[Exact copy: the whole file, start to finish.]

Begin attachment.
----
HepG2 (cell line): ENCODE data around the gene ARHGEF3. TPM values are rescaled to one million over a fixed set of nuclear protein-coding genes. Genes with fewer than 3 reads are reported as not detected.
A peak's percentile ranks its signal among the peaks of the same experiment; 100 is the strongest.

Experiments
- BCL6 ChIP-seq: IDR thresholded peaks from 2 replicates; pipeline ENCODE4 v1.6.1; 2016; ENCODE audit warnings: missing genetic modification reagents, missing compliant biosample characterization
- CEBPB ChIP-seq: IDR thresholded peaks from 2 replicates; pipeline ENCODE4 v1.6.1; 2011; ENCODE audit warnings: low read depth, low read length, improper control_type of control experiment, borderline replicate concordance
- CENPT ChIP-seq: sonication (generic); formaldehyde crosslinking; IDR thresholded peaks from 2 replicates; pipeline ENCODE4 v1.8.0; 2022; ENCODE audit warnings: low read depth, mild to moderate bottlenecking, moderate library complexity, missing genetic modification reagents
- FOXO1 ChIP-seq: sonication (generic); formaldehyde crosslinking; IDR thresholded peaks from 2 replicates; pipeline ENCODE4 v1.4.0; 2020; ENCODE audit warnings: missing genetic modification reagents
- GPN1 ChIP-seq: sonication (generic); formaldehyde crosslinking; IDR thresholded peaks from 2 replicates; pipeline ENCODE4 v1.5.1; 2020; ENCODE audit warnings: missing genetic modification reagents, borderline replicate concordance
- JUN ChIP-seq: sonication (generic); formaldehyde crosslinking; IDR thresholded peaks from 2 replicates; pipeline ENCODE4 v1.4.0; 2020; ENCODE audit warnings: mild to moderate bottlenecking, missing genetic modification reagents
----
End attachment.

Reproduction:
HepG2 (cell line): ENCODE data around the gene ARHGEF3. TPM values are rescaled to one million over a fixed set of nuclear protein-coding genes. Genes with fewer than 3 reads are reported as not detected.
A peak's percentile ranks its signal among the peaks of the same experiment; 100 is the strongest.

Experiments
- BCL6 ChIP-seq: IDR thresholded peaks from 2 replicates; pipeline ENCODE4 v1.6.1; 2016; ENCODE audit warnings: missing genetic modification reagents, missing compliant biosample characterization
- CEBPB ChIP-seq: IDR thresholded peaks from 2 replicates; pipeline ENCODE4 v1.6.1; 2011; ENCODE audit warnings: low read depth, low read length, improper control_type of control experiment, borderline replicate concordance
- CENPT ChIP-seq: sonication (generic); formaldehyde crosslinking; IDR thresholded peaks from 2 replicates; pipeline ENCODE4 v1.8.0; 2022; ENCODE audit warnings: low read depth, mild to moderate bottlenecking, moderate library complexity, missing genetic modification reagents
- FOXO1 ChIP-seq: sonication (generic); formaldehyde crosslinking; IDR thresholded peaks from 2 replicates; pipeline ENCODE4 v1.4.0; 2020; ENCODE audit warnings: missing genetic modification reagents
- GPN1 ChIP-seq: sonication (generic); formaldehyde crosslinking; IDR thresholded peaks from 2 replicates; pipeline ENCODE4 v1.5.1; 2020; ENCODE audit warnings: missing genetic modification reagents, borderline replicate concordance
- JUN ChIP-seq: sonication (generic); formaldehyde crosslinking; IDR thresholded peaks from 2 replicates; pipeline ENCODE4 v1.4.0; 2020; ENCODE audit warnings: mild to moderate bottlenecking, missing genetic modification reagents